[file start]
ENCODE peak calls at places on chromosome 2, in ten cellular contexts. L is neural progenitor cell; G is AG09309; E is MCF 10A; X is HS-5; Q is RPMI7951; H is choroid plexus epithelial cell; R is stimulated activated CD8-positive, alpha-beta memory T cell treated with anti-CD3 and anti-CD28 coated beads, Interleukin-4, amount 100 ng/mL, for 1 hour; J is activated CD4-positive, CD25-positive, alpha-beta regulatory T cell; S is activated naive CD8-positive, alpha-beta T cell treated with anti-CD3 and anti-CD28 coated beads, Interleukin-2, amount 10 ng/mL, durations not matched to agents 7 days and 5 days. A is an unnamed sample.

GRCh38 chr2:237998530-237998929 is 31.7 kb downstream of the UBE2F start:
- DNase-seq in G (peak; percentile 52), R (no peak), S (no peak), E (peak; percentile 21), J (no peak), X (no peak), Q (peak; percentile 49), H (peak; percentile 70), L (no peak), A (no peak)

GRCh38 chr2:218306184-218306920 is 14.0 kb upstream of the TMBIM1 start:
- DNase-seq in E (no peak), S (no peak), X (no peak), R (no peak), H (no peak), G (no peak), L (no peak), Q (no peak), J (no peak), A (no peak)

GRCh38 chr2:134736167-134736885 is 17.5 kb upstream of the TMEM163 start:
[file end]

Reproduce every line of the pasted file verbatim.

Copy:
ENCODE peak calls at places on chromosome 2, in ten cellular contexts. L is neural progenitor cell; G is AG09309; E is MCF 10A; X is HS-5; Q is RPMI7951; H is choroid plexus epithelial cell; R is stimulated activated CD8-positive, alpha-beta memory T cell treated with anti-CD3 and anti-CD28 coated beads, Interleukin-4, amount 100 ng/mL, for 1 hour; J is activated CD4-positive, CD25-positive, alpha-beta regulatory T cell; S is activated naive CD8-positive, alpha-beta T cell treated with anti-CD3 and anti-CD28 coated beads, Interleukin-2, amount 10 ng/mL, durations not matched to agents 7 days and 5 days. A is an unnamed sample.

GRCh38 chr2:237998530-237998929 is 31.7 kb downstream of the UBE2F start:
- DNase-seq in G (peak; percentile 52), R (no peak), S (no peak), E (peak; percentile 21), J (no peak), X (no peak), Q (peak; percentile 49), H (peak; percentile 70), L (no peak), A (no peak)

GRCh38 chr2:218306184-218306920 is 14.0 kb upstream of the TMBIM1 start:
- DNase-seq in E (no peak), S (no peak), X (no peak), R (no peak), H (no peak), G (no peak), L (no peak), Q (no peak), J (no peak), A (no peak)

GRCh38 chr2:134736167-134736885 is 17.5 kb upstream of the TMEM163 start: